Tiggler: <Carlsen offered a draw forgetting you are not allowed too. The arbiter said 'No'> So should have demanded that the game be forfeited.
(replies) indicates a reply to the comment.

Never kid a kidder

Kibitzer's Corner
< Earlier Kibitzing  · PAGE 16 OF 16 ·  Later Kibitzing>
Apr-09-15  yskid: <Mar-31-15 Nickster: <yskid> Yes the Airbus news is intriguing. Airbus is a VERY big company:


Jean-FranÁois Geneste seems to be some kind of genius and has an impressive bio:

One of the attendees, Mika Helsingius, Senior Scientist at the Finnish Defense Research Agency wrote this on LinkedIn:

"It was interesting event and there was a wide range of different people there. After the presentations it came even more clear, that using "nanoscale" instead of "nuclear" in LENR is justified as there might lie a whole world of different phenomena and not just anomalous heat effects. I had many interesting discussions, and one is always learning something new. LENR seems to be gaining momentum, even though it is not so visible in public

.....>In his book, A Different Universe (2005), Prof. Robert B. Laughlin ( ), more specifically in chapter 9, The Nuclear Family, especially P. 111, although more or less throughout whole book, writes about indications of "certain uncertainties" in connection with matter and how "things might work". Observing from the sides, IMO, it is important to keep an open mind and realize that "science is NOT settled", not even in basics.

Premium Chessgames Member
  Tiggler: I recently installed Turingkibitzer on my systems. It responds to posts addressed to any of my usernames, generates new comments at fora that my usernames might frequent, creates new threads on topics of interest and generally maintains the active presence of all persona associated with me.

In order to maintain control I merely have to make a few posts a week that the system uses for learning.

So far it has gone undetected, which is the criterion implied by the name of the product.

Premium Chessgames Member
  AylerKupp: <<Tiggler> <AylerKupp> How come you want to make this personal?

<Have you read the FIDE Laws of Chess? If you haven't I suggest that you do so.>

If you want to post insults again do it on my forum>

Sorry for the belated response (I don't look at my forum very often). That was not meant to be either personal or an insult. If it appeared that way to you (and I now see how it could) I apologize, that was not my intent. There were many posts from many people on this seemingly emotional subject that indicated to me that they apparently had not read the FIDE Laws of Chess, and I suggested to most of them that they do so, just to educate themselves.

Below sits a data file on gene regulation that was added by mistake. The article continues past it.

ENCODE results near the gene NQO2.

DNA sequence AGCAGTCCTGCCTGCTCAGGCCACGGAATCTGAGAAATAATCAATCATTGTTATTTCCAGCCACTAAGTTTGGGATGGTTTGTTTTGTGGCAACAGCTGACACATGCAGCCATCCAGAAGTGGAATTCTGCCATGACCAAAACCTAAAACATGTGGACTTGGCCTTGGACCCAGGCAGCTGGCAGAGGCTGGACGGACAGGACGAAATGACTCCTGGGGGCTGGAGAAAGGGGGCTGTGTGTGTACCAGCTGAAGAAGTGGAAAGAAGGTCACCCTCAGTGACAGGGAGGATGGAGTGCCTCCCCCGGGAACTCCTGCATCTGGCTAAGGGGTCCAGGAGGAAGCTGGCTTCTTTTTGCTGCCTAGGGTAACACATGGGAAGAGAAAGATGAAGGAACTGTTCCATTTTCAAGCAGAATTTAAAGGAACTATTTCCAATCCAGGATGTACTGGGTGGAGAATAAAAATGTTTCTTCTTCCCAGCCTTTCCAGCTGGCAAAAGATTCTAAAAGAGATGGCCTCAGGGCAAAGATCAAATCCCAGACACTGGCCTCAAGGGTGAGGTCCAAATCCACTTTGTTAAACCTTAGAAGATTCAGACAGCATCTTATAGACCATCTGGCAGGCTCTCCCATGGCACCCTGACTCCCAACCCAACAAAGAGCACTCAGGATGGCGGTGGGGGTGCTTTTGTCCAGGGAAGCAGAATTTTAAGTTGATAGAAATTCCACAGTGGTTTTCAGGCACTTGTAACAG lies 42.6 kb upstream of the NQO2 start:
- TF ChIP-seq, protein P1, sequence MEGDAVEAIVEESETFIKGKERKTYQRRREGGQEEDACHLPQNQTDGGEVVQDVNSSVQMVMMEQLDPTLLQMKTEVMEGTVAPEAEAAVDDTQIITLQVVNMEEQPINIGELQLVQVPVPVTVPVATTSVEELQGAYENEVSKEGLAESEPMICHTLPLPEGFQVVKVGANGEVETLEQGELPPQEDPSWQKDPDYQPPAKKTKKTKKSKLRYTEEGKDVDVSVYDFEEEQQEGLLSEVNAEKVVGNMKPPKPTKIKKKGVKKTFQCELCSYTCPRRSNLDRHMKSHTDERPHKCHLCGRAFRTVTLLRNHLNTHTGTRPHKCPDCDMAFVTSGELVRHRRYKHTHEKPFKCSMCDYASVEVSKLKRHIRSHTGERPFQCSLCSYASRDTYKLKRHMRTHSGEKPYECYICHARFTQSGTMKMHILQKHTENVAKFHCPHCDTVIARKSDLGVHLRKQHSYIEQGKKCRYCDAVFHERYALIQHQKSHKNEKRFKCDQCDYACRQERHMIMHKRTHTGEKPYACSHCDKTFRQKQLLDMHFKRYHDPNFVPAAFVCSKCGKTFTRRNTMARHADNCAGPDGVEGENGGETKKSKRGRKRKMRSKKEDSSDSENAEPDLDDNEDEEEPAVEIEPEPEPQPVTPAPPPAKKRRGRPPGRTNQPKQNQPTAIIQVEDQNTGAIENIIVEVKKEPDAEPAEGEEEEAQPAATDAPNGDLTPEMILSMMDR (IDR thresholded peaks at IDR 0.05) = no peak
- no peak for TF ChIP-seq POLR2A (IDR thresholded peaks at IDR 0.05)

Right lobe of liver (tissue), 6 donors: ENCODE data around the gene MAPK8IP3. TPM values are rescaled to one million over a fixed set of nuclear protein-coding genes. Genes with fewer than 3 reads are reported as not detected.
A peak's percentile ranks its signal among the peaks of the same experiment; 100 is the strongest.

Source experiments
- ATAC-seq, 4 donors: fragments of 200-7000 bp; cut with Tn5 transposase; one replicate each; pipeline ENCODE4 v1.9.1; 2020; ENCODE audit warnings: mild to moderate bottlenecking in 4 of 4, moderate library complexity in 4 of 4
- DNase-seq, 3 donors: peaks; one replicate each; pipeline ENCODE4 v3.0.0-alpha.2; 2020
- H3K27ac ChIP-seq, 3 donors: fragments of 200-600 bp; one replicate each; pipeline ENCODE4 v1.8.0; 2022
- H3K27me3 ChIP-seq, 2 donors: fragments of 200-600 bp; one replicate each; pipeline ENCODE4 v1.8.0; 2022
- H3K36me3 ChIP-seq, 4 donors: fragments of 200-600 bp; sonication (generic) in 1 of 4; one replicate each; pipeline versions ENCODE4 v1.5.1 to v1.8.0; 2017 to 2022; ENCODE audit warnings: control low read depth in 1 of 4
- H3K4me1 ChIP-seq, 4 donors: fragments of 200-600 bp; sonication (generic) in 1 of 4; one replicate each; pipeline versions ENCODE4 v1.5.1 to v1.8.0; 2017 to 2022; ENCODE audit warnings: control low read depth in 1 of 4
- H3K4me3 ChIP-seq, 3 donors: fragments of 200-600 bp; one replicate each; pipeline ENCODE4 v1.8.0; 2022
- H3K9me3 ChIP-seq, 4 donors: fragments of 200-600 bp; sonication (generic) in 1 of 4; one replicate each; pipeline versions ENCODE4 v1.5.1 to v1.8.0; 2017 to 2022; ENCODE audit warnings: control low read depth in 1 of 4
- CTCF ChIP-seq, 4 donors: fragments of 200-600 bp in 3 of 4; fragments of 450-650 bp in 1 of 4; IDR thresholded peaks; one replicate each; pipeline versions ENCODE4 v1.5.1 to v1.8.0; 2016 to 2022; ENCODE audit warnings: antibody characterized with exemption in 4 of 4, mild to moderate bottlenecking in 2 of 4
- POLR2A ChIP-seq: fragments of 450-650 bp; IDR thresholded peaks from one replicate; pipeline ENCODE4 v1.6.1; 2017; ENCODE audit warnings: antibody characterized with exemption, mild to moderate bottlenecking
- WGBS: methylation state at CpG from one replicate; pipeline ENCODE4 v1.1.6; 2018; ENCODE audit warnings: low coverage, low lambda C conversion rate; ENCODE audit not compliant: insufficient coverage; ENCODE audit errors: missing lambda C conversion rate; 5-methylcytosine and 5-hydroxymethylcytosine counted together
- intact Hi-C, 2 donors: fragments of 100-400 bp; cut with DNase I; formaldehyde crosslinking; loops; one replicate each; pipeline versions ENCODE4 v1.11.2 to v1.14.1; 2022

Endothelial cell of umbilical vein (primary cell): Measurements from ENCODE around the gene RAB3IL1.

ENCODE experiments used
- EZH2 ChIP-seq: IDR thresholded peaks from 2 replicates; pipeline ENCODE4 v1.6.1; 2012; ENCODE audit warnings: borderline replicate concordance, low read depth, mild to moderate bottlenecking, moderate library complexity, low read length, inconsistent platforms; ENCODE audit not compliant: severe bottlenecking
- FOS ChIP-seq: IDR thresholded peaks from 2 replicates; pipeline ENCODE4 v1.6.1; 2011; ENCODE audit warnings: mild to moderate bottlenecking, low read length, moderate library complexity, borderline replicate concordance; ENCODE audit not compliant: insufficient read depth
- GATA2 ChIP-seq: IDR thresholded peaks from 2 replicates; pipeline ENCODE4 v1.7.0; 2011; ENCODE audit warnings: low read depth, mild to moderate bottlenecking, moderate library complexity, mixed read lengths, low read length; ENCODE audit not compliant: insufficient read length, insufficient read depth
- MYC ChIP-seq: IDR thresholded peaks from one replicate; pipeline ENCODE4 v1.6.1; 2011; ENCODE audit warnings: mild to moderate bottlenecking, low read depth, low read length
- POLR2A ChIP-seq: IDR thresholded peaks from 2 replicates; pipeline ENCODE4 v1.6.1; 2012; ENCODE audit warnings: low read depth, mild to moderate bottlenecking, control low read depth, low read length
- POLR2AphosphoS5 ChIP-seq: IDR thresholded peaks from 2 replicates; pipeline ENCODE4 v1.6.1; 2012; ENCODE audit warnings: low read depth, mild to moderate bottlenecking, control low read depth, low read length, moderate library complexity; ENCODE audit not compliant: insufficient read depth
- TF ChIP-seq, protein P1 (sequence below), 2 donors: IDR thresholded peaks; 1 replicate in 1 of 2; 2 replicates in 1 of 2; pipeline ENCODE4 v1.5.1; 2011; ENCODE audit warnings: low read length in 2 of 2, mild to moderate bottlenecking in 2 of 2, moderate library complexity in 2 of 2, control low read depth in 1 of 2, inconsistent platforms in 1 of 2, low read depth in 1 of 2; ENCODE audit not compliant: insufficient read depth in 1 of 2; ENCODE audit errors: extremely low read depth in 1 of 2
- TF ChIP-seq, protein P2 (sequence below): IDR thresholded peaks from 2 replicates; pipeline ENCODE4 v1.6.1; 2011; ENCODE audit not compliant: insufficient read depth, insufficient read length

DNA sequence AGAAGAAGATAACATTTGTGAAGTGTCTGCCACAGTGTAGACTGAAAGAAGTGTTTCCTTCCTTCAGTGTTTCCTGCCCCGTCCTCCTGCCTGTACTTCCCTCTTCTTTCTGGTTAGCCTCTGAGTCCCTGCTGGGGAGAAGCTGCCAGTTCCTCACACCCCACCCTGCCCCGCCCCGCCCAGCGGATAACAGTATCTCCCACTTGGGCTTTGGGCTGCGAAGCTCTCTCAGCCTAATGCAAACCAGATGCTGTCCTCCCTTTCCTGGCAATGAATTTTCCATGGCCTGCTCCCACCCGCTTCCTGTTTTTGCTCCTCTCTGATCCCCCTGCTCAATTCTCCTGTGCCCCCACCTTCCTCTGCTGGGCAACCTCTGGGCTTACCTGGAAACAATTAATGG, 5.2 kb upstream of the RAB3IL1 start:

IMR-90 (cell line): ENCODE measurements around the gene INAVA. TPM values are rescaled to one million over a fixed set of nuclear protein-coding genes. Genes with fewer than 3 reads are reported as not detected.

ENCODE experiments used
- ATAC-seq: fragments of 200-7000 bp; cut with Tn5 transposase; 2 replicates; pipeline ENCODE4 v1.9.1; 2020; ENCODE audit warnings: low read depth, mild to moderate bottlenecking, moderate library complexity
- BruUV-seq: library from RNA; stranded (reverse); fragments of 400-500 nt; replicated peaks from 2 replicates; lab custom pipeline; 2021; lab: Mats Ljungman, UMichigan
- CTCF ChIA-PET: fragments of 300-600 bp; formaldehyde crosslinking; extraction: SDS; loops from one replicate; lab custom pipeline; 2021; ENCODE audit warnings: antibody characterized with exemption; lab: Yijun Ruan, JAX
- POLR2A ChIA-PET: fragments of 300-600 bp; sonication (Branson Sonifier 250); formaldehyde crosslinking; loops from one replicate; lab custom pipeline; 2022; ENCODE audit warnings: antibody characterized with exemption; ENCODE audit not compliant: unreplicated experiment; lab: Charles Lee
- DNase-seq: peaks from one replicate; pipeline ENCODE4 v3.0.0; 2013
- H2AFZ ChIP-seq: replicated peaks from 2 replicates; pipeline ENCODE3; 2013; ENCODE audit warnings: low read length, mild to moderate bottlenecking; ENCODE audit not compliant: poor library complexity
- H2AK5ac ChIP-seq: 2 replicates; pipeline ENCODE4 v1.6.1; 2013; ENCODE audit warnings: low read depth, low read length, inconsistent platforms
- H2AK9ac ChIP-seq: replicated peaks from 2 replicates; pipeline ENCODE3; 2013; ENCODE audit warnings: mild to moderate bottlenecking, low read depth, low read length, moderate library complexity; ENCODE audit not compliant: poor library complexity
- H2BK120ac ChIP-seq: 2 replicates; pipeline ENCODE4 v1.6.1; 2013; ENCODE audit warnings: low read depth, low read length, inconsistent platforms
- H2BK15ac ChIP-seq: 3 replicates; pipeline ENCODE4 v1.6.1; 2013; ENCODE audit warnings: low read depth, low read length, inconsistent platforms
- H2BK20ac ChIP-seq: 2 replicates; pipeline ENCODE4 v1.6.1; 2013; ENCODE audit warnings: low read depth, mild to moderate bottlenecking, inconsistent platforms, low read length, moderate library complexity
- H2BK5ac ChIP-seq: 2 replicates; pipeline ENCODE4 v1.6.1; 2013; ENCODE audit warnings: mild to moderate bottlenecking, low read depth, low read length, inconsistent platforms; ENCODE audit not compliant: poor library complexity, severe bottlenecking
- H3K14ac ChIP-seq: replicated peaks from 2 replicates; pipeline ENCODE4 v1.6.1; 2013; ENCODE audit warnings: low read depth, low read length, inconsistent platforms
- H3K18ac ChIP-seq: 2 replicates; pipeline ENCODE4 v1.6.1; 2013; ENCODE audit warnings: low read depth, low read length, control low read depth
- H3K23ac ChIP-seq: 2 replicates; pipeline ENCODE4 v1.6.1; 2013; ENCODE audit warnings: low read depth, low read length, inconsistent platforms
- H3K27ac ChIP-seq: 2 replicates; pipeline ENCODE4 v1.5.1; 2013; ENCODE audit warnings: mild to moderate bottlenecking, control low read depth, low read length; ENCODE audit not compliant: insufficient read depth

I took your comment that "My guess is that it was because of Rich's previous threat. He painted himself into that corner." in error as indication that you were not familiar with the FIDE Laws of Chess (and hence were guessing) which indicate (section 12.8) that a player who repeatedly refuses to comply with the Laws of Chess be penalized by the loss of the game. So I didn't think that Rich has painted himself into a corner, he was just doing his job (section 13.1) and strictly following the FIDE Laws of Chess. And that just to make sure that So was aware of the consequences, he told So what they would be if there was another laws violation.

Again, sorry that this happened, I didn't mean it the way it came across.

Premium Chessgames Member
  Tiggler: <I took your comment that "My guess is that it was because of Rich's previous threat. He painted himself into that corner." in error as indication that you were not familiar with the FIDE Laws of Chess>

No, I don't think the FIDE Laws are perfect, but they are not bad enough to justify this particular travesty. If the FIDE Laws were to blame, then it would be more depressing, but we all know that officious arbiters and unsporting players are part of the game.

If I had been arbiter I would have confiscated So's notes, added 5 minutes to Akobian's clock, and told the latter to sit his fat ass down and play chess. How would that decision not have been in accordance with FIDE Laws? (omit the "his fat ass" part from the official record - I did not really say that).

Premium Chessgames Member
  AylerKupp: <Tiggler> I kind of agree with you, except that I think that the arbiter should have done that on Soís <second> violation instead of giving So another warning. The concept of progressive discipline is well established, and it might have made So wake up and take notice, or at least ask for a clarification of the rules. Giving him two warnings might have made So thought that the threat of a forfeit on a third violation was not a serious one. It might have avoided what happened next.

It was an unfortunate incident and I donít think that there was any malice on Soís part. Still, I think that So was the guiltier (or, perhaps, the more ďremissĒ of the two), particularly since apparently several of Soís friends and teammates had mentioned to him in the past that he was doing was against the Laws of Chess. I donít know about you but if I think that what Iím doing is fine but several people whose opinion I trust tell me otherwise, I would wonder a little bit and double check to make sure that what I was doing was not in error. And I certainly would have asked the arbiter for a clarification of the rules after being told that I was violating them a second time. Besides, it is the playerís responsibility to be aware of the FIDE Laws of Chess and ask for clarification in any areas that he/she is unsure about, not the arbiter or any member of the tournament committee to explain them to the players.